Last week I attended the National Worship Leader Conference in Lenexa, KS, produced by Worship Leader Magazine, and hosted at Westside Family Church. I've been in a lot of different worship environments over the course of my life, including many different churches, many conferences, and even in churches in the Dominican Republic and Haiti. I worshiped with tens of thousands of men at a Promise Keepers conference in Boulder, Colorado, and I've played in the worship band for a women's conference.
In the 60 seconds or so that it took me to grab a mug from the cupboard, pour in a little cream, fill the mug with coffee, and then sit down with my computer in my lap, another 20 people somewhere in the world were forced to flee their homes, to escape war, terror, or persecution. This statistic, which comes from the UNHCR (the office of the United Nations High Commissioner for Refugees, the UN refugee agency), is staggering--to frame it in another way, every day more than 28,000 human beings are forced to leave everything behind and flee for their lives though no fault of their own.
(For the purposes of the rambling thoughts that follow, I'm going to use "worship" to refer to the portion of a worship service that is given to corporate singing.
I had the opportunity recently, because of the kindness of a great friend, to attend a concert featuring one of the Christian artists who has been among the most influential people in my life as a musician and a Christian: Randy Stonehill.
I've been doing some thinking about the Advent season--partly because it's my job, putting Christmas Eve services together, writing the weekly Advent readings for Sunday morning worship, putting up Advent resources on the church Web site; and partly because we're in the thick of planning for Christmas gatherings and celebrations in our family.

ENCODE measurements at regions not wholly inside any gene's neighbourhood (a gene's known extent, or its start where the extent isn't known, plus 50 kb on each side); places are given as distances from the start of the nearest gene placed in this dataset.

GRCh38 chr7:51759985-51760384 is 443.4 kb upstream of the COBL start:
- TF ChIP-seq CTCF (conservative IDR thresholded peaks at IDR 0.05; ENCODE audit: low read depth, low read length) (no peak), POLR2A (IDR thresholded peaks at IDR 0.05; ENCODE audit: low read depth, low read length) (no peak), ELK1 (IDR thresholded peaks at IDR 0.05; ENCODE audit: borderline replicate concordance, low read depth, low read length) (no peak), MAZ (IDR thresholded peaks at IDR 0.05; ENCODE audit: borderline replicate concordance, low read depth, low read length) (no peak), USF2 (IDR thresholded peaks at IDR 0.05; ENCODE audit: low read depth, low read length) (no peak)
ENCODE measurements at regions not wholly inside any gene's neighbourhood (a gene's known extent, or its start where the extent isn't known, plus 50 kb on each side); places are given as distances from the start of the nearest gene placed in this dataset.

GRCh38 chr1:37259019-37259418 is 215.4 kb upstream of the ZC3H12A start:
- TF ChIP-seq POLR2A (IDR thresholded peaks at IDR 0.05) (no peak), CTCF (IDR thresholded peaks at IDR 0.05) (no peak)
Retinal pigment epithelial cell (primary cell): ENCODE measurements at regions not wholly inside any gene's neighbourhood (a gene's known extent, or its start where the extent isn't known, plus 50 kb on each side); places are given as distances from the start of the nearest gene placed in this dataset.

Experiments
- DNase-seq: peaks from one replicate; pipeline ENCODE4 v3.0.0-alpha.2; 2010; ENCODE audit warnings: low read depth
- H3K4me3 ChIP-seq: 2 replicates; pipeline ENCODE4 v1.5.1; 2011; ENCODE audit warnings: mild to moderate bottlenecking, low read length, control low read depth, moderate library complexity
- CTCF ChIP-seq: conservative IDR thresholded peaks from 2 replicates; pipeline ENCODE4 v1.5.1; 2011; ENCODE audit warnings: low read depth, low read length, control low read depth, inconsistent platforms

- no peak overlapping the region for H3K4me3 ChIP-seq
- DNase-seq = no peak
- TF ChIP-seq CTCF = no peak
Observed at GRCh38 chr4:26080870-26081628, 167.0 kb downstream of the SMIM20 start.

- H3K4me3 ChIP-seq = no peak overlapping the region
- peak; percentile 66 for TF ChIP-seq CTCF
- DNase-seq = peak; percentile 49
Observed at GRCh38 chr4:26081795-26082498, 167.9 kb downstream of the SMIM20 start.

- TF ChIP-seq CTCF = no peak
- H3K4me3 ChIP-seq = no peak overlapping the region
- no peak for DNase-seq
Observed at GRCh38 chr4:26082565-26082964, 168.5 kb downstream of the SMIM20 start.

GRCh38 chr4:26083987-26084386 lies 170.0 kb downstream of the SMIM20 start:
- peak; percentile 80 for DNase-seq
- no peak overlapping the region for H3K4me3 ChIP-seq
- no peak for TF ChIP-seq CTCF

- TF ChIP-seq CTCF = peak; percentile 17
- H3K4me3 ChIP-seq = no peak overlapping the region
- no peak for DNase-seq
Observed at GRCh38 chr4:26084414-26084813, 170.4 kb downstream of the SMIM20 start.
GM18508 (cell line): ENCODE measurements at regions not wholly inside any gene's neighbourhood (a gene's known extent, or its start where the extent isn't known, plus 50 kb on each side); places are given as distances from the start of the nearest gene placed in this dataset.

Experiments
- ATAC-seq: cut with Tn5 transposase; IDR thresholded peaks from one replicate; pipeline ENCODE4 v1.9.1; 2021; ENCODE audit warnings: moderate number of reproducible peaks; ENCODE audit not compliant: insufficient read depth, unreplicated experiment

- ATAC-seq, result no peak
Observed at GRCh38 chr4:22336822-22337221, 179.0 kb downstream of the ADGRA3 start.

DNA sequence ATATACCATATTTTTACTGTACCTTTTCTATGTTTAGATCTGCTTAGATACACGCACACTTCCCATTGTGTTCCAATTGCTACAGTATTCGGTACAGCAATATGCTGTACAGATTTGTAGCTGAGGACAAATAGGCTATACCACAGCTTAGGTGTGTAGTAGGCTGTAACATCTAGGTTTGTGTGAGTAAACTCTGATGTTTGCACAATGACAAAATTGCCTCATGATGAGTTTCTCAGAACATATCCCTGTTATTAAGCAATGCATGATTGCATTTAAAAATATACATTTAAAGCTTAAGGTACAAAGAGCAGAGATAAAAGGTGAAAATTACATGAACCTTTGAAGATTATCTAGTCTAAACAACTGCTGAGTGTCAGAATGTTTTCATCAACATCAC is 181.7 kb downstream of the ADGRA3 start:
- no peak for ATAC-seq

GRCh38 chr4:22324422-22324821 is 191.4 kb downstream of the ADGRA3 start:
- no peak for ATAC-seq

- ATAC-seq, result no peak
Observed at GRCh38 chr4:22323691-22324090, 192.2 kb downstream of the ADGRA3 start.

It wasn't until after I had preached my sermon for the second time yesterday (June 12) that I heard about the horrible, brutal murders of 50 people (and injuries of that number and more) at a gay bar in Orlando, Florida in the early hours of that morning. As we know now, the shooter was a Muslim--there are reports that he called 911 prior to the massacre, stating his allegiance to the leadership of ISIS; ISIS representatives have since called him "a soldier of the caliphate in America," thereby praising his actions.
In the Psalms alone there are at least half a dozen references to "a new song"--"Sing to him a new song; play skillfully on the strings, with loud shouts (Ps. 33:3)"; "He put a new song in my mouth, a song of praise to our God (Ps. 40:3)" (see also Ps. 96, 98, 144, and 149). Without getting into an exposition of the topic from Scripture, it seems clear that the things that God does in and through his people regularly inspire them to create new ways, new words, new melodies, and new sounds with which to praise him.
Another National Worship Leader Conference is in the books, and this one was a particularly good one. One reason was that for the first time in about a decade, I was able to take members of my worship team to a conference. It's always good to be at one of these events, but it's way more helpful to the team and to the church if the experience and content can be shared among two or more members of the team.
I've probably attended 10 or more worship arts conferences since I began leading worship regularly over 15 years ago. For worship leaders, gatherings like these are as valuable as any professional conference is for professionals in any field. The content is what you would expect--worship leaders teaching other worship leaders how to lead worship better. Every time I go to one of these conferences, there is so much content to take in over the space of a few days that it is truly overwhelming.